It took me being in this group and seeing what was going on, perceiving that world, and then seeing my friends outside of the group, to show that I’m not just here as a piece of Odd Future. I’m here as a piece of Odd Future that’s from the hood, that was from the hard part, that’s gonna show that you can make it out of those situations and do something good with it. Now that the ball is rolling and the album’s out, I’m just ready to sit back and enjoy the ride. I don’t wanna put out my next project until I’ve been through some more things, until I’ve experienced life.

So do you see music as your purpose? There’s a conversation between A$AP Rocky and Tyler the Creator where they were talking about hip-hop as an avenue to get to the spotlight, and then from there you can branch out into other things.

Yeah, I don’t want to just be a rapper forever. I want to use this as a platform to become something relevant. I’m put here to inspire, whether it be [through] music or anything [else] creative. I’m not just going to limit myself to music.

First and foremost you have to make a name for yourself; no one is going to deal with you if you’re a nobody. You have to make a name for yourself, you have to stand on your own two [feet], and then when you get to that point everything else is at your grasp. You’re able to throw a little weight around. So I have a whole lot of things I want to do. I want to host comedy shows. I want to push culture, and in order to do that you have to have a name.


“I don’t like to work with people that are just in it for the music or for the good look.”

A lot of the artists you collaborated with on the album come from different places. There’s Jersey represented, there’s Pittsburgh. Why did you decide to work with these particular people? 

A lot of those people are my good friends. I don’t really like to work with people unless there’s common ground. Somewhere that we can be levelheaded. I don’t like to work with people that are just in it for the music or for the good look. If they’re down to make something good, and they’re down to do something out of the love of their heart, and it isn’t for a positive gain, then I’m with it.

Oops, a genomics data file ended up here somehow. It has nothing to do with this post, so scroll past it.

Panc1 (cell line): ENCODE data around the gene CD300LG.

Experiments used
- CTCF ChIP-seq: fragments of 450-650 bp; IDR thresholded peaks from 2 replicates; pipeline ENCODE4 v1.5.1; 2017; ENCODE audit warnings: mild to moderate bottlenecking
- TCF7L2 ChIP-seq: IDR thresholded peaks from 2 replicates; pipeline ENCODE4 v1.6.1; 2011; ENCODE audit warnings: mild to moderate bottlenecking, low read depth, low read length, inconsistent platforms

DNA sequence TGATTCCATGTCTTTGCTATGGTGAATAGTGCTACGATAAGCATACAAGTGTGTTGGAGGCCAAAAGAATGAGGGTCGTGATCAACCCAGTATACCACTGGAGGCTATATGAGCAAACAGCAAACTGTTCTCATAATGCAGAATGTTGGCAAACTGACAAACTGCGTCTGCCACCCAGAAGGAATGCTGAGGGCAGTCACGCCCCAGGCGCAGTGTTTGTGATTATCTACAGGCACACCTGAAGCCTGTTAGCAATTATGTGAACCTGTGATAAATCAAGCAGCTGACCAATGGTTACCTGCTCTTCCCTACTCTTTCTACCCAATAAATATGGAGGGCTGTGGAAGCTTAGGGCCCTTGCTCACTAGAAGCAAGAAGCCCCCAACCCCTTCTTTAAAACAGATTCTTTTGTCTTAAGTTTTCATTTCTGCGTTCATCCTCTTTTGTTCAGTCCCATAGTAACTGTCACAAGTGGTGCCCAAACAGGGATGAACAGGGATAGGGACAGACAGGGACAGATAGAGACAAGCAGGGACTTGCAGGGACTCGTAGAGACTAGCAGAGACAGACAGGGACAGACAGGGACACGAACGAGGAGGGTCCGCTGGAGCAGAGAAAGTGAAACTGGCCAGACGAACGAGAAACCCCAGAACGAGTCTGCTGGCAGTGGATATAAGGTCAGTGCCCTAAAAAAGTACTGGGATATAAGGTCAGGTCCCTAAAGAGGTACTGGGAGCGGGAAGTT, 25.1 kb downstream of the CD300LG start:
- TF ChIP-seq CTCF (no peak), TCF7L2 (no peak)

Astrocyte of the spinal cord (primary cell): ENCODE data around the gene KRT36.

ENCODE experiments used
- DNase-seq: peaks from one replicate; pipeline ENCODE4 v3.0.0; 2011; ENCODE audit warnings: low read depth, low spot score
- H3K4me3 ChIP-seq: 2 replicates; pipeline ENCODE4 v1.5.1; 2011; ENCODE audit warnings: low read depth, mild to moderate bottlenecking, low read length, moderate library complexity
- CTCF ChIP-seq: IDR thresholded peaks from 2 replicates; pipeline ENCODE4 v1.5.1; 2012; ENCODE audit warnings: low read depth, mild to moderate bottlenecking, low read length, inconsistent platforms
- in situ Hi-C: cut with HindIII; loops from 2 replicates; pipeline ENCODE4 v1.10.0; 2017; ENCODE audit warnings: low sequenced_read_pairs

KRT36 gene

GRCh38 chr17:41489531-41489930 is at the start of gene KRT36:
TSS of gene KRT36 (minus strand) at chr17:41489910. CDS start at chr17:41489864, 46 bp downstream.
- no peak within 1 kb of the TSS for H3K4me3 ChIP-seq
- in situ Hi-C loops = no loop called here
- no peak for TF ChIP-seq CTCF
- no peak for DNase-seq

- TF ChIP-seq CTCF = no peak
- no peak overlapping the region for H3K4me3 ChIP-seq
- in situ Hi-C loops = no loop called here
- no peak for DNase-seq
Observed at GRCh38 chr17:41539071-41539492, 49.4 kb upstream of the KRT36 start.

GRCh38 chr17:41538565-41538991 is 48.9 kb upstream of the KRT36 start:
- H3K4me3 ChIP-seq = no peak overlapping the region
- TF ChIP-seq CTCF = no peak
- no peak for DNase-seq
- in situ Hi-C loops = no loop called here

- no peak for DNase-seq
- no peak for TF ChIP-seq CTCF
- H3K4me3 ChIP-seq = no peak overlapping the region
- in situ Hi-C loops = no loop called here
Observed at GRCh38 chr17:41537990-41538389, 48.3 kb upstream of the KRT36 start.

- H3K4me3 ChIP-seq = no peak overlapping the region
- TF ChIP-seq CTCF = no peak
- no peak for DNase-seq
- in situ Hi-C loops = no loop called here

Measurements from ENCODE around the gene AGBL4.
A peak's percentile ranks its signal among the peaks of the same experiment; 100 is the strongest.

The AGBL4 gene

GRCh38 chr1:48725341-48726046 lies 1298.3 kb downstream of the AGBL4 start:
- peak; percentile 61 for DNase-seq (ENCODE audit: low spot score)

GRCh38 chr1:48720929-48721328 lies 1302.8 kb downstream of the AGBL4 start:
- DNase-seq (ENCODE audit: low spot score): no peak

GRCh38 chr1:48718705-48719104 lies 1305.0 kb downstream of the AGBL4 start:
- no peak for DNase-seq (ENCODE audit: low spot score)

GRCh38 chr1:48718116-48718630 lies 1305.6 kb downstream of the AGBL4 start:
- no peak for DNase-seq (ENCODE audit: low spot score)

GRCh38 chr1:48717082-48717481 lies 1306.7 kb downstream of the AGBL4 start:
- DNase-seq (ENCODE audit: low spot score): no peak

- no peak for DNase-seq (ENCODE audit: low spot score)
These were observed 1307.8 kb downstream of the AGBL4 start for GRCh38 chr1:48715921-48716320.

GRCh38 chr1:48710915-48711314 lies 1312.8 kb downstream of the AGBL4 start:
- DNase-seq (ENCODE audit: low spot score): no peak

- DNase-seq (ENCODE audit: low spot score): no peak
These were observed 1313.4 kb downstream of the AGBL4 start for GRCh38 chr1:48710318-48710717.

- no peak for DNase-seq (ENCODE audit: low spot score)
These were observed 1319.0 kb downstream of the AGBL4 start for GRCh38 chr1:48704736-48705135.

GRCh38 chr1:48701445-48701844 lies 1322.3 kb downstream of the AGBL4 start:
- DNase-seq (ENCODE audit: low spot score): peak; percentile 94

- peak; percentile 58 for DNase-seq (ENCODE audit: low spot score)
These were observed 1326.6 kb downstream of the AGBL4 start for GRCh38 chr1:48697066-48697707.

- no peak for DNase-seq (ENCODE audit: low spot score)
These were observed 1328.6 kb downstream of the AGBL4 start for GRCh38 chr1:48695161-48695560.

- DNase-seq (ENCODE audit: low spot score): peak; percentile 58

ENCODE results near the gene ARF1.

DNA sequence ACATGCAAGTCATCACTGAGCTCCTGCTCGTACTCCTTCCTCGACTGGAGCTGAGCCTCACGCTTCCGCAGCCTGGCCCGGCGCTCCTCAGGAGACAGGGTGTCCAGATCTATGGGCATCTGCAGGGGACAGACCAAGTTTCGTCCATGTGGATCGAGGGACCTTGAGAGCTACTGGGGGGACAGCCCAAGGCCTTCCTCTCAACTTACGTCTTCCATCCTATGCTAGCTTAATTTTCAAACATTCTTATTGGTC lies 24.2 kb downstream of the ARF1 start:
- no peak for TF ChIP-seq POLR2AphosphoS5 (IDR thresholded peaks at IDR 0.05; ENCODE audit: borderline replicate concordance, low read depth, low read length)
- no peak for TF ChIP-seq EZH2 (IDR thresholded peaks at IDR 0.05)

Like I didn’t know Kendra Foster, but she heard my whole project before she got on it, and she was like “This is beautiful, I want to make sure this is amazing—what can I do to help?” She was nominated for 3 Grammys, she doesn’t have to do anything with my album, but she heard it and liked it and wanted to contribute to it. And that’s what made me think, “Yeah, you have a spot there anytime you want.”

The music video for “DAPPER” came out last week. It looked super fun.

That’s all it was. Straight-up fun. There was no fake smiles, none of that. Super good time. You can’t have a bad time on skates, though.

What was that motorized recliner like?

It was part of the treatment. When I walked in they had it set up and they were like, “Yeah, get in there and give it a go.” And I was like skrrrt—got gassed in that.

I feel like I’d fall asleep in there.

Nah, it was way too loud and too shaky.

2009 Domo vs. 2016 Domo. What has changed?

Growing up is weird. It’s funny how the internet or people in general try to keep you in a box. They want you be that 2009 person. They want you to be that off-the-wall person. But that’s not realistic. It’s impossible for somebody to be that.

You have to change. If you don’t change, you stagnate. I just got older. I got wiser. My vision became a little more clear. I understand and I perceive things better. [Before,] I would just shut things out that I didn’t like. There are things that I don’t agree with at all but I understand why other people do it, and I’ve never had that before. It’s weird going from that teenaged boy angst and just being straight “fuck everything,” to caring. I’m walking in the store and the guy is giving me what I paid for, and I’m like, “Yo, I hope you have a nice day and be safe,” because I actually care.

We were just talking about how you’re no longer boxed into stoner rap. That being said, how do you feeling about dabs?

You mean taking dabs or like (does dance move)?

Taking dabs.

I like taking dabs a lot. I’m not just a stoner rapper no more, but the pace of weed that I smoke has not slowed down. It’s just part of the creative process and I’ve accepted that as part of my life at this point.

How do you prefer to smoke? 

I was smoking papers at first, but then I got introduced to Backwoods [cigars] and they ruined my life because I can’t smoke anything else. But I’ll take a dab here and there. I can’t do it all day, like those dudes that say “I don’t even smoke weed anymore, I just do dabs.” Way too intense.

Stay tuned to Milk for more inspiring young artists. 

Images taken exclusively for Milk by Carlos Santolalla.